In anticipation of the summer equinox — June 21st — Lou Amdur, owner of LOU: A Wine Bar, returns to Squid Ink with some thoughts on rosés, why a dialed-down acidity profile is good and a few do's and don'ts for backyard grilling season.
Squid Ink: Summer is almost officially upon us. That means rosé season, right?
Lou Amdur: We tend to think rosé season starts in June and ends sometime in September. But in Los Angeles, we should drink rosé all year round because it's always summery here. Rosé is a no-brainer for summertime because you serve it cold, so it's refreshing. They tend not to have a lot of tannins and tend to have good acidity — which is good for food.
SI: What rosés are to your liking?
LA: Two domestic rosés I like — and the reason why I'm stressing domestic is because we don't often make great rosé in this country — are Edmund St. John's Bone-Jolly gamay rosé and a rosé by [a husband and wife owned and operated winery in Berkeley called] A Donkey and Goat. The problem that I have with a lot of domestic rosés is that they're cheater wines, wines that are by-products of concentrating some red wine. One way you make rosé is a process called Saignée where you bleed off some of the juice and make a rosé out of it.. To me, they suck. Bone-Jolly and A Donkey and Goat are not Saignée. They're meant to be a rosé.
SI: How do you pick a wine that is perfect for the summer?
LA: What do people like to do in the summertime? Grill lots of salty food with spicy flavors. Summer is probably the best time of year to enjoy inexpensive wine – wine that's $20 or less a bottle. Unless you're on a prescribed bland food diet you're already eating food with lots of flavor. Is that an opportunity to drink something complex and profound? No. Is it an opportunity to drink a wine that is delicate? No. If you're having a meal that has layers and layers of spice and stuff going on do you want to add a wine that has layers and layers of stuff going on? As Americans we're so accustomed to having our amps turned up to eleven that it's hard for us to accept something subtle.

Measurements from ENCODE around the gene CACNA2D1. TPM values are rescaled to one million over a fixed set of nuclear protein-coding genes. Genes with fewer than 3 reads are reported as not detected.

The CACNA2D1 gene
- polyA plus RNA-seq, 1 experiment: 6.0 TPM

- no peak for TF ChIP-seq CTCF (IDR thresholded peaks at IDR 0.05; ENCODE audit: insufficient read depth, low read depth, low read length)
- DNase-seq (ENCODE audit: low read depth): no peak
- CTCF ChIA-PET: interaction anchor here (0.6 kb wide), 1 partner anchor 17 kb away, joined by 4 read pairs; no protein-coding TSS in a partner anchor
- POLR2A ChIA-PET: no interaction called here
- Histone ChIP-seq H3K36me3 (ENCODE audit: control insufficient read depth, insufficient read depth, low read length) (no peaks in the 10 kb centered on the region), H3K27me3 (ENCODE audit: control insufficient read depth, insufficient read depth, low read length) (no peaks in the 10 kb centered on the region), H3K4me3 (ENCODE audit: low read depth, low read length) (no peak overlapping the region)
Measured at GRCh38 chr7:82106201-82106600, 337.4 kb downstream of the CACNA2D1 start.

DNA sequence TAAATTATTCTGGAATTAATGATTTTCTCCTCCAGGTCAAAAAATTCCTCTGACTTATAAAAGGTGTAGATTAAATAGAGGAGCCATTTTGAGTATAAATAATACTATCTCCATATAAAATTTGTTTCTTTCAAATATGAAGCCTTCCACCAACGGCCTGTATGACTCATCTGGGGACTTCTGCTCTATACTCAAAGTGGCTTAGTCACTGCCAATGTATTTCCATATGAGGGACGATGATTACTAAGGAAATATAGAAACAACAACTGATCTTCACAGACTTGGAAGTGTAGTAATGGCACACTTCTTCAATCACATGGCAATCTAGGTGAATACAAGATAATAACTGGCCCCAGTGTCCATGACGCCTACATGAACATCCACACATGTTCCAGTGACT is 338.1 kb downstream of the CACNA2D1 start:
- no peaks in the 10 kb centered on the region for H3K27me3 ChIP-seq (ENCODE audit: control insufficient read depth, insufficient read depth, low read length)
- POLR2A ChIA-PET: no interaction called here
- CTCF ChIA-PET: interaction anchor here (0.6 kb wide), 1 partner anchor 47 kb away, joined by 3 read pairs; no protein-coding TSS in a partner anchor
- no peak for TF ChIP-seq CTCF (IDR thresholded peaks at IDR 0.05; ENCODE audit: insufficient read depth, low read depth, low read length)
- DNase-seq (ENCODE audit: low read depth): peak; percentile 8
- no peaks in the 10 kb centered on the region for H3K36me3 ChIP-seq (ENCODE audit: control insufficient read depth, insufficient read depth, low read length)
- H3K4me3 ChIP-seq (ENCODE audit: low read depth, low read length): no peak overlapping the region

SI: I stopped paying attention at “wine that's $20 or less a bottle.” Examples please.
LA: I've been enjoying a white wine from the Jura region of France made by a guy named Stephane Tissot. He has a slightly oxidated wine called “Selection” that is crazy good. It has a very distinctive nutty aroma. It itself is kind of salty and I think it goes great with salty foods. It works well with dishes that contain vinegar or lemon juice because the acidity profile is so dialed down. These are wines that have acidity and are all woven in.
SI: Why is a dialed-down acidity profile good?
LA: If you're having simple summer fare – like corn on the cob that's dressed with salt and pepper and butter – don't you just want to enjoy the vegetables for what they are? You want to find a wine that doesn't fight it. One is a white wine from the Loire valley that's a blend of two old white varieties – menu pineau and romorantin — that will be outlawed in 2016, but you can still drink them now. It is called “Originel” and the name of the grower is Julien Courtois. It's a white wine that's kind of gold in color. I've sort of decided that oxidated wines are great for food pairings. They're extremely delicious all by themselves but because of the acid profile being attenuated they work well with a range of foods.
SI: What does one pair with the summer classic known as a grilled Nathan's dinner frank topped with spicy mustard, peppers, chopped white onions and pickles?